It's been described as the strongest earthquake to hit Mexico since 1932.
Here's what we know so far.
- The quake is Mexico's strongest since 1932
- Waves rose as high as 0.7 metres, but a tsunami threat has passed
- Authorities say there have been dozens of aftershocks and more are likely
How big was it?
The magnitude-8.1 quake struck off Mexico's southern coast on Thursday night (local time).
The US Geological Survey (USGS) said its epicentre was in the Pacific Ocean, 87 kilometres southwest of the town of Pijijiapan and at a depth of 69 kilometres.
At least 58 people have died.
Which city was hit hardest?
The southern town of Juchitan in Oaxaca state, which is near the epicentre, was hit very hard.
Some sections of the town hall and other buildings have been reduced to rubble.
Juchitan mayor Gloria Sanchez described the situation as "critical".
There have been 45 confirmed deaths in the state of Oaxaca, 10 in Chiapas and three in Tabasco.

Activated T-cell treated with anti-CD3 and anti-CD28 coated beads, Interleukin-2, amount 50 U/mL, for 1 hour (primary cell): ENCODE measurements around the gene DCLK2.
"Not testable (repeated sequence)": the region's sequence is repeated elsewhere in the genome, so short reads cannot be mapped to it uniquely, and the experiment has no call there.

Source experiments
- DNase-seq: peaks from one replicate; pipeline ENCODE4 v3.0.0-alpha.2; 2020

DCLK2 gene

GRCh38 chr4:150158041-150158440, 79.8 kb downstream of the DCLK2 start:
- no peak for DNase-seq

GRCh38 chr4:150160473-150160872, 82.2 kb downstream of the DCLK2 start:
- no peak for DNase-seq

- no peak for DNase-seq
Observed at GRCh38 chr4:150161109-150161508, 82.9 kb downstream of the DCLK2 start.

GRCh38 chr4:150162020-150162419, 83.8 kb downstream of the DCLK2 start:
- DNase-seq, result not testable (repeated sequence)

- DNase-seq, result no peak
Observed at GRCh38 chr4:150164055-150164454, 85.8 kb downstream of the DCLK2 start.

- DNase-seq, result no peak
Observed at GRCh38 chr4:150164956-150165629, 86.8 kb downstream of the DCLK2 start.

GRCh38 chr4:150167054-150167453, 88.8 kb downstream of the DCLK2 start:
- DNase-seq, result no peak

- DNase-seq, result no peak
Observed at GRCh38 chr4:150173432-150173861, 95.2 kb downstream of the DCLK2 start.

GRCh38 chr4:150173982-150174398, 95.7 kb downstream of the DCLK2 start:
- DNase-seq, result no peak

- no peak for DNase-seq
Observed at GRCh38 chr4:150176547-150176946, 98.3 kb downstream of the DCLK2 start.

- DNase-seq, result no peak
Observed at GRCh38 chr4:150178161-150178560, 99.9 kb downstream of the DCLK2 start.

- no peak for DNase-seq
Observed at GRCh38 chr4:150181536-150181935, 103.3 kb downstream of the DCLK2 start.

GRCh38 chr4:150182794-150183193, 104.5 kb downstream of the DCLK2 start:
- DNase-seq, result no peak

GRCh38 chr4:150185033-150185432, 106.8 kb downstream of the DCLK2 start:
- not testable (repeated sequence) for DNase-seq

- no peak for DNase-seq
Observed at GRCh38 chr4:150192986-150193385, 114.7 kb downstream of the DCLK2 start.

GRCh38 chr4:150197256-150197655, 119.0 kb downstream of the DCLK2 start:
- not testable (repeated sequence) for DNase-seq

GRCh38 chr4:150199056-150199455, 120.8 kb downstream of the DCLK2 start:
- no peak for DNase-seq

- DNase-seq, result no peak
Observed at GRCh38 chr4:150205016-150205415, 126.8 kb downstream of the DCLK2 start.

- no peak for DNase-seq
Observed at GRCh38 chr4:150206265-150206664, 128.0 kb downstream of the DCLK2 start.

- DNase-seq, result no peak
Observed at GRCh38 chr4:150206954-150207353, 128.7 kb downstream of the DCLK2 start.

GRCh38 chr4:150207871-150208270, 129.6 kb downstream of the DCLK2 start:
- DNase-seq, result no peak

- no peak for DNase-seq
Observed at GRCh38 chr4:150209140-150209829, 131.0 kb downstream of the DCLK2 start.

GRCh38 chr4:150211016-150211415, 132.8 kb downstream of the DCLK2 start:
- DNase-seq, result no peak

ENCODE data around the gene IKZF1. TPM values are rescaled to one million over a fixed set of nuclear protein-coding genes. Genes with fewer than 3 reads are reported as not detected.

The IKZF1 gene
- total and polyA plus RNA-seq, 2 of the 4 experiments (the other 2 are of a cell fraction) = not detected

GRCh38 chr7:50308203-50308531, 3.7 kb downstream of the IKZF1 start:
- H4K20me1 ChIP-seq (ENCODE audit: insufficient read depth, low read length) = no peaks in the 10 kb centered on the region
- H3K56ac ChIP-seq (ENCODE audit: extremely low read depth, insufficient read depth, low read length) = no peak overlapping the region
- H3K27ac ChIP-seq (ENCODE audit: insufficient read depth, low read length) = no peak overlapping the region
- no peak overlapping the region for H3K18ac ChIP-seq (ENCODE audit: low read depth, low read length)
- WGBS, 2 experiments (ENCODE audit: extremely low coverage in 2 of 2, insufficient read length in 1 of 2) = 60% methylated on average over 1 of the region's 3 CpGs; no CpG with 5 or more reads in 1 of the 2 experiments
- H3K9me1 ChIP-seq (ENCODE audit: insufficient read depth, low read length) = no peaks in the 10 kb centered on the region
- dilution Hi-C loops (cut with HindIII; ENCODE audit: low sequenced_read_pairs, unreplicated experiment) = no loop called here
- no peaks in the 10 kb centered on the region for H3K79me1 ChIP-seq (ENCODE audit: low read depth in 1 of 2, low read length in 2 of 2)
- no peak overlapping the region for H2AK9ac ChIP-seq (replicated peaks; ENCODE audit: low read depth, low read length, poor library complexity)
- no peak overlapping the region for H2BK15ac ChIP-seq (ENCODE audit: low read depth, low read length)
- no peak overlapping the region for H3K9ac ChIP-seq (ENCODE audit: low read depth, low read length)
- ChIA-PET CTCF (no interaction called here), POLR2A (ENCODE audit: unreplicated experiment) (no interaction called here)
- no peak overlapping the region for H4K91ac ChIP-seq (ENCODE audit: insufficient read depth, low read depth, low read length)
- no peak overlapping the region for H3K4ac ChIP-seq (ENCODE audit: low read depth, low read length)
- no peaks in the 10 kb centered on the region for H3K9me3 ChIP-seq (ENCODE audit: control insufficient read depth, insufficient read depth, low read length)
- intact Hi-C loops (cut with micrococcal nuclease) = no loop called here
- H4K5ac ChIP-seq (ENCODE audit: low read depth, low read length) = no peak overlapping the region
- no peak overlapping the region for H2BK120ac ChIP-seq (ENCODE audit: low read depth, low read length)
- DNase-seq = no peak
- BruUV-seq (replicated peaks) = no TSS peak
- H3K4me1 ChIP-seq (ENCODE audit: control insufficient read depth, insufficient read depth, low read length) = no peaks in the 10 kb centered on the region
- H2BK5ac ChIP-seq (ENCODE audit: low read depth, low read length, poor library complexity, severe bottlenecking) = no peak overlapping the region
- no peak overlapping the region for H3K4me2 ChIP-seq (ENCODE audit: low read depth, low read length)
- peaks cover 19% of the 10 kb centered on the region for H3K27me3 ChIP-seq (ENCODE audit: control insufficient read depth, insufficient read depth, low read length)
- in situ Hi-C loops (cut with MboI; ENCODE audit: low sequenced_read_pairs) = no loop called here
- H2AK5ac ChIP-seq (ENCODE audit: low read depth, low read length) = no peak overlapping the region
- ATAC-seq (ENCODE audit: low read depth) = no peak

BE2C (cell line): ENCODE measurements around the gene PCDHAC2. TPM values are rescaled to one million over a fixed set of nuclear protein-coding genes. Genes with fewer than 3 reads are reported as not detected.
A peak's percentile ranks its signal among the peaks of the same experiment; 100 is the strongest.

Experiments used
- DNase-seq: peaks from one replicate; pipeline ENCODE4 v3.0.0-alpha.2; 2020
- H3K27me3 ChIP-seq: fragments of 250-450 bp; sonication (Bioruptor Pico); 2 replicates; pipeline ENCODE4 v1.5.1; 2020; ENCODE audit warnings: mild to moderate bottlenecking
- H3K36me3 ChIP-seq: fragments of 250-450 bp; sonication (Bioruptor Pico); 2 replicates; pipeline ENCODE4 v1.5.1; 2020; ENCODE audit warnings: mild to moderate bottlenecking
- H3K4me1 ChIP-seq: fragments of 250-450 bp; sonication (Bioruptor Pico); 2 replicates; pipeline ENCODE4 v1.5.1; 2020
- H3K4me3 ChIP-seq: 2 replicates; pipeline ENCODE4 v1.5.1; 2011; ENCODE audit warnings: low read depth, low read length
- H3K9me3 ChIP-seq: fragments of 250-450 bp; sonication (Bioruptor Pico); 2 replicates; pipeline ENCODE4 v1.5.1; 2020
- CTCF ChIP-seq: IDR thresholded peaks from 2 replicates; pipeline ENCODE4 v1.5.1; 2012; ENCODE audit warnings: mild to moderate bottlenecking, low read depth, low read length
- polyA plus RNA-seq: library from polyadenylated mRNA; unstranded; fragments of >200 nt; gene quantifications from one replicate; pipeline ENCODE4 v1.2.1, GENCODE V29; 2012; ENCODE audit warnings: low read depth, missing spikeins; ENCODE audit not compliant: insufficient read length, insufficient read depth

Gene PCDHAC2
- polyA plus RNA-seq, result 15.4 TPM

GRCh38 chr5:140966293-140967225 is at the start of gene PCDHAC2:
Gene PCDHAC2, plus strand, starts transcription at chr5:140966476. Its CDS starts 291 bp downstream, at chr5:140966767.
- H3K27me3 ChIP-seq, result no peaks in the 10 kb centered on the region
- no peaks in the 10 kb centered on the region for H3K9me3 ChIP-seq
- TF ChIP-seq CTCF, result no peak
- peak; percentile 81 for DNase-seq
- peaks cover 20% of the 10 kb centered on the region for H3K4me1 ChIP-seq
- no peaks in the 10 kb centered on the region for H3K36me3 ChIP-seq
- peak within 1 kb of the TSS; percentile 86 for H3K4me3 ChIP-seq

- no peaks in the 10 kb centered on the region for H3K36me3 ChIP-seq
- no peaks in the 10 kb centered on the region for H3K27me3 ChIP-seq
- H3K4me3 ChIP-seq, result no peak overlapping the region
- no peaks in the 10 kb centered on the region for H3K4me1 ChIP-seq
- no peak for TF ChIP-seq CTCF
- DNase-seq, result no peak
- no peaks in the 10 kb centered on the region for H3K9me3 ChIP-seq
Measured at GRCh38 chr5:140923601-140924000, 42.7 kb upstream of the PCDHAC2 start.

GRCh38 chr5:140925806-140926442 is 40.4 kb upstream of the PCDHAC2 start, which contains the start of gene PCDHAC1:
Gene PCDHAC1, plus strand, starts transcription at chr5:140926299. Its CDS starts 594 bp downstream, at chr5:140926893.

Is this the strongest one they've had?
Well, the last time the country faced a magnitude-8.1quake was in 1932.
That hit Jalisco, a state in the country's west on June 3.
It's said to have lasted just 95 seconds, but killed at least 400 people in both Mexico and Guatemala.
Thousands of homes were also lost.
It was then followed by two magnitude-7 quakes some weeks later, resulting in more deaths and injuries.
How does it rate against the quake that hit in 1985?
This event was stronger than that one, but far less damaging.
That quake, which struck on September 19, 1985, hit Mexico City, killing more than 5,000 people and left thousands homeless.
The difference between the two was the 1985 event hit just 322 kilometres from Mexico City.
This quake was 756 kilometres from the city.
Is there still a tsunami warning in place?
No, the threat has passed according to authorities.
The Pacific Tsunami Warning Centre said waves rose as high as 0.7 metres in the immediate aftermath of the quake.
What happens now?
Emergency services are assisting with the rescues of people in collapsed buildings.
President Pena Nieto has advised people to check their homes and office buildings for damage and gas leaks.
Authorities have said there have been dozens of aftershocks already.
And there's a chance there will be even more.